The proposed legislation is still in the process of being ironed out, in part, because Facebook and Google have been in direct discussions with the government over the past few weeks. Lawmakers’ attitudes have been that these two tech behemoths have gobbled up ad revenue that would have gone to news organizations in years past while the public has come to rely on the platforms as portals to the news. Google’s resistance to the legislation has garnered the most attention as it has threatened to pull out of Australia completely and leave its citizens with nothing but Bing.
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But Google seems to be coming around. Just this morning, it was announced that the search giant has made a deal with its long-time nemesis Rupert Murdoch guaranteeing the publisher of the Wall Street Journal, New York Post, and others “significant payments” for the right to share its stories. Earlier this month, Google made deals with at least seven of Australia’s top publishers to include their content in its News Showcase feature.
It’s impossible to say whether Facebook banning the sharing of news content in Australia is good or bad. As with all things related to Mark Zuckerberg’s company, unintended consequences are inevitable. It’s possible that the loss of Facebook as a news resource will encourage users to get outside their bubble and look for news elsewhere. Facebook’s claims that news publishers profit from links in the newsfeed ignores the fact the company has worked to train users to view its social network as a destination for news. The company has also worked directly with publishers to tailor content for the platform, the most infamous example being the “pivot to video” debacle.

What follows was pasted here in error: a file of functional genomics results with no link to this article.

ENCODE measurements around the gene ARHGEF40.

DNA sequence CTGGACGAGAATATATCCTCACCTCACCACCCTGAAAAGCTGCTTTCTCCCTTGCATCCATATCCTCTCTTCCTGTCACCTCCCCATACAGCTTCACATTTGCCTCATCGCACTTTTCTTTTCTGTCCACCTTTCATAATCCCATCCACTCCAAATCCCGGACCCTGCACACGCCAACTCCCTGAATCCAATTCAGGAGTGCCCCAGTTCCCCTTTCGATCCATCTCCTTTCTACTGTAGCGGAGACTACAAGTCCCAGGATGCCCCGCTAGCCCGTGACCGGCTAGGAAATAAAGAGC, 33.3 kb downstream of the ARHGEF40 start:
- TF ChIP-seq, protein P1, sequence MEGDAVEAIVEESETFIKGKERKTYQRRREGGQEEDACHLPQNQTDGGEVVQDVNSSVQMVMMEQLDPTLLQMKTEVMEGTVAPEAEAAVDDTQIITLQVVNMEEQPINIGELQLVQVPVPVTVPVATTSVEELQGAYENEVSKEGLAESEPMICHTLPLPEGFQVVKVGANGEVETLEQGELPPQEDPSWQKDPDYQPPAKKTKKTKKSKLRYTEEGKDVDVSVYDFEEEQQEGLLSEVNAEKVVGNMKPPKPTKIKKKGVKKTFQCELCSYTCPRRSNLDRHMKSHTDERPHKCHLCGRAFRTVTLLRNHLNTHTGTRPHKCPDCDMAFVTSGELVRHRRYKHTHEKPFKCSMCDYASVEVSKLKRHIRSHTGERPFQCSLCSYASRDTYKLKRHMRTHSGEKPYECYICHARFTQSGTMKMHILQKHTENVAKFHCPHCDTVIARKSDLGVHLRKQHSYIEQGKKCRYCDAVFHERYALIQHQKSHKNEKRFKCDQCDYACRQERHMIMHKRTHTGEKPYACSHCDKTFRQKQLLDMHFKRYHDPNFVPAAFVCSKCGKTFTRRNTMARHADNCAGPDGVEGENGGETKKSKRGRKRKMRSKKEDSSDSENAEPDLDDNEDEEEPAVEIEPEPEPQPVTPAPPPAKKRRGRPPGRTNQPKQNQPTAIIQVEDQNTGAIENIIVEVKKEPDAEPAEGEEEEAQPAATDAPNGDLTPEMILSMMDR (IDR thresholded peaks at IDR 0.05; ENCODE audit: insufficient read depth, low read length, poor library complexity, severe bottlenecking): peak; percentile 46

But the real-world consequences that have followed the pervasive sharing of disinformation on Facebook may have made news content less desirable for the company’s executives. And now we’re apparently going to get a chance to see what a news-free Facebook is like.
Australia’s population is just shy of 26 million people while Facebook has about 1.85 billion daily active users globally. I’m sorry that my Australian readers have to be the guinea pigs in this experiment but that seems like a nice sample size to find out what effects follow the death of news on the platform. I’m optimistic!
Of course, if Australian publishers start losing a ton of money, they’ll be pressuring those same lawmakers to head back to the negotiating table with Facebook. For now, it’s just nice to see some kind of progress in the debate over the relationship between news and social media.